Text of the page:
Ultrabook vs. tablet vs. laptop

Which device is the perfect fit for you?

Experts predict that tablets will spell the death of PCs as consumers move toward mobility and convenience. But for some people, a tablet is insufficient for their daily needs. Desktops and laptops are still the only devices that pack enough power for gamers and graphic designers. And tablets lack the comfortable keyboards available with laptops and desktops.

Image credit: iStockPhoto

Image credit: iStockPhoto

If you’re considering purchasing a new device in the near future, and you aren’t sure which is best for you, here are some pros and cons of each option that may help.


Smartphones can be partly credited for the growing popularity of tablets. Consumers have grown accustomed to working with apps rather than software, with touchscreens rather than mouse pointers. One of the biggest benefits to a tablet is its portability. It’s far easier to tuck a tablet into the pocket of a briefcase and carry it through airport security, for instance. But whether a tablet is the right choice for you depends on your individual needs.

Before choosing a tablet, be sure it will hold all of the software you need. Sure, tablets now work with the ever-popular Microsoft Office suite, but will creating and working with Word and Excel documents using a tablet screen work for you on a daily basis?

Tablets are ideal for personal use and presentations. The traveling executive, for instance, will love the convenience of creating and sharing PowerPoint slides on the device. Conversely, someone who merely wants to watch movies, play games, and read e-books will likely enjoy the format of a tablet over a much bulkier laptop.


Twenty years ago, laptops were an expensive alternative to desktop PCs. But over time they became popular because consumers loved their portability. These days, tablets have changed public perception. Now laptops are the ones that seem bulky, heavy, and problematic—especially the ones that have a battery life of only a couple of hours.

Laptops are no longer a tool of the traveler. Home and office users choose a laptop over a desktop because of its versatility. It can be taken home or on business trips when necessary and users have the luxury of surfing the Internet while relaxing in their Barcalounger. If you need the full power of a desktop with the portability of a tablet, a laptop may be the best choice for you.


An ultrabook provides a great compromise for those who need some of the features of a tablet with the keyboard and other features that a laptop brings. Ultrabooks also have the benefit of long battery life and instant-on technology—two features that can be very attractive to everyday users.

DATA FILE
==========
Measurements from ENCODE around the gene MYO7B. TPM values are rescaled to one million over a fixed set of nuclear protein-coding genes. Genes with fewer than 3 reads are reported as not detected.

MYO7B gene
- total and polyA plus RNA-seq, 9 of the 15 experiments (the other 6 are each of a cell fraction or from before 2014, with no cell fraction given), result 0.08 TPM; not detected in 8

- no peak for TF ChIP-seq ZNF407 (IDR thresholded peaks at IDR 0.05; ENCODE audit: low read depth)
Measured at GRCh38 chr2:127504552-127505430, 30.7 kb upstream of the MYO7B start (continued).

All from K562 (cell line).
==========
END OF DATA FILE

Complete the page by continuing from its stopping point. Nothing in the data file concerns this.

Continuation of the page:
As you choose between an ultrabook, laptop, or tablet, keep in mind such features as battery life, especially if you plan to be away from a power outlet for hours at a time. Laptops can be heavier, but there are lighter models that may serve as a great alternative to heavier models.

In the end, the best choice is the one that supports your own needs. Determine which applications you’ll need and be realistic about what you’ll need to complete your daily tasks. Tablets and ultrabooks are great for many consumers, but they aren’t robust enough for some users. Be sure you choose the option that’s right for you, regardless of what experts are saying.

Stephanie Faris
Stephanie Faris has worked in information systems since 1999, served as a help desk supervisor and hearing multimedia coordinator for the State of Tennessee. Stephanie’s writing has appeared in The Motley Fool, SmallBizTechnology.com and Dataversity.net. Her first novel, 30 Days of No Gossip, is scheduled for release by Simon & Schuster in March 2014.
Stephanie Faris
Tags: Downtime,Gadgets & Devices
  • Rufus Valencia II

    I think too much is made of traveling with a laptop. Sure, laptops may weigh a bit more than tablets or Ultrabooks, but laptops offer so much more that tablets or Ultrabooks. If one only wants to have their device for watching movies, playing games, etc. then I agree a laptop is not the way to go. However, for one who actually will be using their device for real business the laptop (at least at this point in time) is the only way to go. Buying a lighter weight laptop makes it easier to lug around, and if one is a frequent traveler then registering with the TSA is the only way to go anyway. Once approved with the TSA, no longer will one have to take out one’s laptop or take off one’s shoes/belt at the airport. To me this is money well spent for those who are in and out of our airports on a weekly basis.